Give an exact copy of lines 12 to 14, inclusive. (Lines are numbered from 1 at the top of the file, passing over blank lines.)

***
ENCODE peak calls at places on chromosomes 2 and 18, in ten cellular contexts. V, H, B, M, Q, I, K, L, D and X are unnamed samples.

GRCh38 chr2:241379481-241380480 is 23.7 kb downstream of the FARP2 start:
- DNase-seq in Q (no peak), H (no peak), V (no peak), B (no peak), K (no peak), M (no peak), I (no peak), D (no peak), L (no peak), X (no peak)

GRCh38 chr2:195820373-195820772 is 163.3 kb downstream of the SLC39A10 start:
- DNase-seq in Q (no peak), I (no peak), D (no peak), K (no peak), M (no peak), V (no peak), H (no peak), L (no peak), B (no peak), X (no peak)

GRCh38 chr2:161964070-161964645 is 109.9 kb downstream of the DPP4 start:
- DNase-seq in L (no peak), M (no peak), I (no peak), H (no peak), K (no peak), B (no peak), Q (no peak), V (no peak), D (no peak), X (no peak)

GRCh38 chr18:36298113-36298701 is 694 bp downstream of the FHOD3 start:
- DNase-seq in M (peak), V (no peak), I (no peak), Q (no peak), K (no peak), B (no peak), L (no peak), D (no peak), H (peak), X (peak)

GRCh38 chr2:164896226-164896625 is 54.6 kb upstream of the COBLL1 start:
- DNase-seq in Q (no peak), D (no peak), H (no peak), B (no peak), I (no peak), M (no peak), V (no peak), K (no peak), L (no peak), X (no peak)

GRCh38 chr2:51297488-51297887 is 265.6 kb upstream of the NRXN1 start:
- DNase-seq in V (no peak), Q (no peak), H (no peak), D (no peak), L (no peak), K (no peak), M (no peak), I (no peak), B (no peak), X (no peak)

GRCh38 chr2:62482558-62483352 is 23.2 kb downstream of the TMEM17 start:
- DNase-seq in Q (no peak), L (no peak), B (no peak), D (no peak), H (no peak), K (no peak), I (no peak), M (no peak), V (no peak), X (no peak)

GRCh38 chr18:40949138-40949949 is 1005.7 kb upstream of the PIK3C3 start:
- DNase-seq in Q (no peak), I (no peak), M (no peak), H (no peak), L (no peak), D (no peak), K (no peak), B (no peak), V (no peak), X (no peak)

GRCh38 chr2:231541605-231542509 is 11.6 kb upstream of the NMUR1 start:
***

GRCh38 chr2:51297488-51297887 is 265.6 kb upstream of the NRXN1 start:
- DNase-seq in V (no peak), Q (no peak), H (no peak), D (no peak), L (no peak), K (no peak), M (no peak), I (no peak), B (no peak), X (no peak)

GRCh38 chr2:62482558-62483352 is 23.2 kb downstream of the TMEM17 start: